|My family comes from the La Jolla, Pauma, and Rincon reservations, and my tribes are the Luiseño and La Hoya. I grew up in an urban area of Ventura County in southern California called Camarillo. I am about 3/8 Native American, and what I know about Native American heritage came from my grandparents. The two things I remember most are going to pow wows when I was a kid, and going to the county fair to make and sell fry bread.
I did well in school, and I had a good life growing up. I remember that I was always interested in biology, especially marine biology. Later on I was fascinated by developmental biology-- the idea that a single cell could become an entire organism fascinated me. There was one high school teacher, Mr. Smithback, who really ignited my passion in the field of biology. One requirement for his class was that we each had to gather about fifty bugs. Biology soon became my favorite subject. I saw Mr. Smithback years later when I had just gotten my Ph.D. from University of California, Los Angeles. I told him that he was the most significant person as far as getting me interested in science, and that made him very happy. That’s why I do what I do today. It wasn’t until college that I settled on neural biology, which is the study of how brain neurons (cells) work. I didn’t realize that I was going to be a neurobiologist until near graduation.
In my final year in college at Oregon State University, there was a professor named Phillip Brownell who taught animal physiology. I wanted to go to graduate school, but I had doubts at the time because I thought I wanted to get a job and start earning an income. Professor Brownell was teaching a graduate level neurobiology class that entailed reading significant research papers and discussing them. Normally everything was taught from a text book, but reading actual research papers was great. There was also a serious lab course where we recorded responses from nerve cells. My first electrical recording from a neural cell, from a sea slug (who are close to us in many ways), got me hooked on neurobiology. From that day on, I knew that I wanted to go to graduate school and that I wanted to study the brain.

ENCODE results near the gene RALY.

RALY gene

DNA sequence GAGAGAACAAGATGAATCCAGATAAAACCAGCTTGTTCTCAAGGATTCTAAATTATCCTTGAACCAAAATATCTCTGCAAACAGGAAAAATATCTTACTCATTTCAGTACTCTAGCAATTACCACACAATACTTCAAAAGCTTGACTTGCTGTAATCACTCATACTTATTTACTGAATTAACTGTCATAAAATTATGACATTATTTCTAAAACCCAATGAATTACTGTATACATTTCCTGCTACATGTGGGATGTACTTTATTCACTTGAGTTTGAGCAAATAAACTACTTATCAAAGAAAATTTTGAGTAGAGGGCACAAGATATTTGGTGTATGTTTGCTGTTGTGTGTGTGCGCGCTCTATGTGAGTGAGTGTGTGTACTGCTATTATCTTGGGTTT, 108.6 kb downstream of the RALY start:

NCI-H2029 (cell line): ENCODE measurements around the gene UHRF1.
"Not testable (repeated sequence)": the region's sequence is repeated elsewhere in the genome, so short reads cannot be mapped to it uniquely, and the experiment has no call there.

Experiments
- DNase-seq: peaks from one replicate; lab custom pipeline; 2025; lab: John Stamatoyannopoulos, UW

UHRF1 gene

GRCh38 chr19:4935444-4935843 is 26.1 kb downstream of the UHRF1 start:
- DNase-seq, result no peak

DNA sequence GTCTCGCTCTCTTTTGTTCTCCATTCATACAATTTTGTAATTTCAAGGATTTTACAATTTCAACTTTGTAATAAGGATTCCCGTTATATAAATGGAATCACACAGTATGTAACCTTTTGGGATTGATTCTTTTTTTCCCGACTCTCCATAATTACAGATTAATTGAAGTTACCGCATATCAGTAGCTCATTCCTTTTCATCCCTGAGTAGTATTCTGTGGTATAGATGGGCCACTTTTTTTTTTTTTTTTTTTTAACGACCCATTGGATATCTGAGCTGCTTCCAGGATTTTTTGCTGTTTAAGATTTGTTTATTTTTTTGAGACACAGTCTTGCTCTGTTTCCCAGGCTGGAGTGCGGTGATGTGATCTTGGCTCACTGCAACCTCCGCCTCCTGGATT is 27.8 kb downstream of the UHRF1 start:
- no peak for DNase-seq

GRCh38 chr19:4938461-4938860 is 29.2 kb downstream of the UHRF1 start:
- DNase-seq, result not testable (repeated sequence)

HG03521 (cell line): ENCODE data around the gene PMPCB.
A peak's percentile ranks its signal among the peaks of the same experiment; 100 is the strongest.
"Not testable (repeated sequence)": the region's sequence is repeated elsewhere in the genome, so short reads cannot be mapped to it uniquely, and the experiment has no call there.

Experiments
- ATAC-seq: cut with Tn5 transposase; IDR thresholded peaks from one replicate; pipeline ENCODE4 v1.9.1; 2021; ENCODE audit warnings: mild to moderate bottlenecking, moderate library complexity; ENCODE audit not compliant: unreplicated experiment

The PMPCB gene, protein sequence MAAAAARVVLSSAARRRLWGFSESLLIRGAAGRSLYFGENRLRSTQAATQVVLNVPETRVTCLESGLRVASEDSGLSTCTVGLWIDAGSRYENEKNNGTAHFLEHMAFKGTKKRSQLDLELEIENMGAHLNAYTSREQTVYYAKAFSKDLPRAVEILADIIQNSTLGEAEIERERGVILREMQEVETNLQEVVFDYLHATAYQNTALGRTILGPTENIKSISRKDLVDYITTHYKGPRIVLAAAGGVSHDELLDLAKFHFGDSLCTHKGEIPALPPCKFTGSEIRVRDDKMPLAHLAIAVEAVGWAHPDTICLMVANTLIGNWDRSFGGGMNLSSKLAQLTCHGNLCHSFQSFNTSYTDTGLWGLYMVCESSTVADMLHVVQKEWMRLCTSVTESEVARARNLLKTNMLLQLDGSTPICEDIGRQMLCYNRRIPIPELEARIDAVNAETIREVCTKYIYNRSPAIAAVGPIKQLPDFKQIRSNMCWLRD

Today I am a principal investigator at the National Institute of Environmental Health Science, that’s one of the several institutes at the National Institutes of Health (NIH) in Washington, DC. The NIH is the largest biomedical research organization in the world. It is part of the US government and the US Department of Health and Human Services. We are one of the institutes which specializes in how the environment impacts health and human conditions. We do research to find out how to reduce the occurrence of diseases caused by problems in the environment. We also want to find out who is at risk for diseases, and if age or our genetics have anything to do with whether or not we get these diseases. In my lab, my research assistants and I want to see what possible effects the environment may have on nerve cells in the brain.
Most of the communication between nerve cells, like thinking in the brain, for example, is electrical activity, similar to an electrical current in a wire. Instead of electrons moving though, there are ”ions” which are charged molecules that exist in salt solutions. We study the properties that regulate this electrical activity, as the basis of all neuronal-muscle communication within the body. We have very sophisticated devices which help us measure electrical currents in cells. What is the regulator of these electrical currents? Some regulation goes on at the level of intracellular factors based on the metabolism of cells, and sometimes there are outside factors such as compounds released by other nerve cells, such as neurotransmitters or hormones which will effect the activity of the nerve cell. We study nerve cells which may be affected by the environment or by intracellular relationships.